Both Kay Simone and Ruthie Luhnow have written books I’ve previously 5*ed and thoroughly enjoyed and I thought this collaboration between the two of them highlighted and showcased each of their great writing skills for both a sense of place and in the beautiful language used.

It’s written in first person present, which can be a little difficult to get your head around and is one of the reasons for me that the first quarter of the book just felt like it was going on forever with very little happening.

However, once Harp and Parker actually admit to their blossoming feelings, the pace kicks up a gear and we start to see some real character development as Harp gets over his insular nature and Parker begins to stand up for himself and not feel quite so unworthy. Both men have suffered from the slings and arrows of life so it’s joyful to see them start to open up to each other.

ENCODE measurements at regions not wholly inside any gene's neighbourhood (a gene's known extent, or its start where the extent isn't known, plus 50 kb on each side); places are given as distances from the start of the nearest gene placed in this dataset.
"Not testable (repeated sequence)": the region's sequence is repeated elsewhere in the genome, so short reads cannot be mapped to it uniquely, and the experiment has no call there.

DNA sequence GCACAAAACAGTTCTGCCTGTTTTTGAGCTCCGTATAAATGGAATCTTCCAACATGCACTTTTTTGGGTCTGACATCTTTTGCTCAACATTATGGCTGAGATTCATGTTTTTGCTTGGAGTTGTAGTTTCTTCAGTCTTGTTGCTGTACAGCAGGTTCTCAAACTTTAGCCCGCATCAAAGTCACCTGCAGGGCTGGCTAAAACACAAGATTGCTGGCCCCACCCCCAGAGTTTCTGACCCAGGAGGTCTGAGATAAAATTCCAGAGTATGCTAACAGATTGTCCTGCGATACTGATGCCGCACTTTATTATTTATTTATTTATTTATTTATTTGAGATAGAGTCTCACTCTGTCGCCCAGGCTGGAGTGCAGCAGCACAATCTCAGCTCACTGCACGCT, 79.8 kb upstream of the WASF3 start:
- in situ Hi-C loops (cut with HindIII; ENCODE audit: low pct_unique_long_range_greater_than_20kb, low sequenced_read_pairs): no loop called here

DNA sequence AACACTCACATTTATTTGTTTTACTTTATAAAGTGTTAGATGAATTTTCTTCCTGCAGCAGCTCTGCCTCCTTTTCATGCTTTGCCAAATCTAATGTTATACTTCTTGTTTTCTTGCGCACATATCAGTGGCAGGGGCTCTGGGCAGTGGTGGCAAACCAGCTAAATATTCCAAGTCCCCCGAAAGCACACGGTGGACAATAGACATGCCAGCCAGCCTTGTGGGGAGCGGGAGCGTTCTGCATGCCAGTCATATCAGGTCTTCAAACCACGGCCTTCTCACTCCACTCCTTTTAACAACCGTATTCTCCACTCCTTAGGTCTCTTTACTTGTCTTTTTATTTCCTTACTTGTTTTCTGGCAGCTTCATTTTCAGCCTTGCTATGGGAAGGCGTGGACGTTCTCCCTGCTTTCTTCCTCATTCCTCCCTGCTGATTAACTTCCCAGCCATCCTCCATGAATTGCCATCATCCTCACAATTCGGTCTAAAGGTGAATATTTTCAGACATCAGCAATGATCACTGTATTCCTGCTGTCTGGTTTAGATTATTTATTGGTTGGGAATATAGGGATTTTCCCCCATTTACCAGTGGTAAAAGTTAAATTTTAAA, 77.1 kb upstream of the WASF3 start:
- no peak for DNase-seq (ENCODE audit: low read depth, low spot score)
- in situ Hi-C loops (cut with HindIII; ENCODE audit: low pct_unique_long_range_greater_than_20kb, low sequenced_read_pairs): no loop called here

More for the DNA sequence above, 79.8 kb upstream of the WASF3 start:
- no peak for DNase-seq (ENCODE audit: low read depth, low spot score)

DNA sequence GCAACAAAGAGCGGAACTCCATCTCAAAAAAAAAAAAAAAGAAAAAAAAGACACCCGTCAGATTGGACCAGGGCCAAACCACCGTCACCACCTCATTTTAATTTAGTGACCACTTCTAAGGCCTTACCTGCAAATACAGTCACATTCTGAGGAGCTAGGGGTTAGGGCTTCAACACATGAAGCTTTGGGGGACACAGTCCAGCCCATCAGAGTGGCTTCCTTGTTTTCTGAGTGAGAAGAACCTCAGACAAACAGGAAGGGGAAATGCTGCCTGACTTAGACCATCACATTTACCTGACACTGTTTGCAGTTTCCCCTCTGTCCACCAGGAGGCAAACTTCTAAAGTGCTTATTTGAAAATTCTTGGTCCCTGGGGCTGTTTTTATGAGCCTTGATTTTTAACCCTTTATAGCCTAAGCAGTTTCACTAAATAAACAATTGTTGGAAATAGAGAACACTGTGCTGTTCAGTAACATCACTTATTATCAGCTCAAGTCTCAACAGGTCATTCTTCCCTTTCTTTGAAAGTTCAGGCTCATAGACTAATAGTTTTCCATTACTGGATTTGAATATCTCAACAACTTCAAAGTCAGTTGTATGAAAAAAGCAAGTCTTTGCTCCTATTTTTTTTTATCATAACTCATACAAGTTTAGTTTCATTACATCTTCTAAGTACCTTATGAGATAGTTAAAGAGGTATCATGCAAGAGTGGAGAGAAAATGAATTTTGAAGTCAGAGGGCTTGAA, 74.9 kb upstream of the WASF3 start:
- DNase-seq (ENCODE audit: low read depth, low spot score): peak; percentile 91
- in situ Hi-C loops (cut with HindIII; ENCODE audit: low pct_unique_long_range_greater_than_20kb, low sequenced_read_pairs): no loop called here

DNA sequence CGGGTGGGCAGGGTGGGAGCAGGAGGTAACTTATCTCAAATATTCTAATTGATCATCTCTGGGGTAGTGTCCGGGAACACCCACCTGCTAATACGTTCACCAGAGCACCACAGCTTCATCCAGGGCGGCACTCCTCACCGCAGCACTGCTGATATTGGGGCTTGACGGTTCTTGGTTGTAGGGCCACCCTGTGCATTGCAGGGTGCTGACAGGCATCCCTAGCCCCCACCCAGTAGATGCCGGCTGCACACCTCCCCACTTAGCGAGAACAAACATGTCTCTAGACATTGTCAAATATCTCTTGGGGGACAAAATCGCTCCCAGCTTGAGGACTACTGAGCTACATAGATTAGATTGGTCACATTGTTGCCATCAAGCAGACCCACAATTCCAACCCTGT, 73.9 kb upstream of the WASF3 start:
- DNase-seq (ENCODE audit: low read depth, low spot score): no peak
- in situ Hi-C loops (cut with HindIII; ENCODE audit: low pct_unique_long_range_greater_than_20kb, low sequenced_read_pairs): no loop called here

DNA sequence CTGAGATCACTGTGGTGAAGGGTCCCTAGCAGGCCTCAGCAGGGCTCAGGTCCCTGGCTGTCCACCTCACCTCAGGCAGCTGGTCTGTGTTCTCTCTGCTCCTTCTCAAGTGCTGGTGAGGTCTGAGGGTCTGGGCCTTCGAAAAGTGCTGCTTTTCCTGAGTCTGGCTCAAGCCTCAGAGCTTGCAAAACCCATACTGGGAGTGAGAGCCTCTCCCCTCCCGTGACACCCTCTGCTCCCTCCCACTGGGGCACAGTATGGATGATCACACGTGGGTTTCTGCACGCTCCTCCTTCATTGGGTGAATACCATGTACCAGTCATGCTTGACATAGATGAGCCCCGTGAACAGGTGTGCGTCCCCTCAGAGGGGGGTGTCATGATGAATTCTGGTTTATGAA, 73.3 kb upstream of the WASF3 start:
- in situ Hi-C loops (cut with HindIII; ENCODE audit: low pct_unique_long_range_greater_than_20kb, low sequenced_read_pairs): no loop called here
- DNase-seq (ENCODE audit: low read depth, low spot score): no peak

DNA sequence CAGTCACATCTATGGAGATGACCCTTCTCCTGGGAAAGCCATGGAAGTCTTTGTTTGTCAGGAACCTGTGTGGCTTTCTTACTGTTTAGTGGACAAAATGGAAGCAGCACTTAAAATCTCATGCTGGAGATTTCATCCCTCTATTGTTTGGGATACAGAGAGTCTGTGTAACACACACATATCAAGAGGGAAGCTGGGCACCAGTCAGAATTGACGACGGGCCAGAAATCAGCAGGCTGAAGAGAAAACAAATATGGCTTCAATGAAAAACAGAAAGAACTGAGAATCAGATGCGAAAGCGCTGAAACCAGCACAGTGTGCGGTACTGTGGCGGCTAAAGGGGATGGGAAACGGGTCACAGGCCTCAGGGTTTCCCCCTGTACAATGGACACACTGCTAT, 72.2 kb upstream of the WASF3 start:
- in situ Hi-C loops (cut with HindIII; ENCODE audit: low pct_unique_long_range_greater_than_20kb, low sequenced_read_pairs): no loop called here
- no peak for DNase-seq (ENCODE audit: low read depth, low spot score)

There are hurdles along the way though, and this means there’s a lot of angsty and only a little steam – which actually makes sense given the unique natures of each individual man.

I love a good May to December and Harp is almost two decades older than Parker (who is 26), which again leads to a whole other level of anxiety and insecurities and what I liked about this story is that the relationship didn’t all of a sudden remove all those characteristics.

Both men remained anxious at times, insecure at times, fearful and with all their hang ups, but they also grow and adapt, learn to be flexible and rely on the other.

I think this will appeal to readers who enjoy a slow burn, it is glacial at times, but because of the quality of the writing, it’s something you (generic) can live with as it marches on to what’s a bit of a swoony epilogue.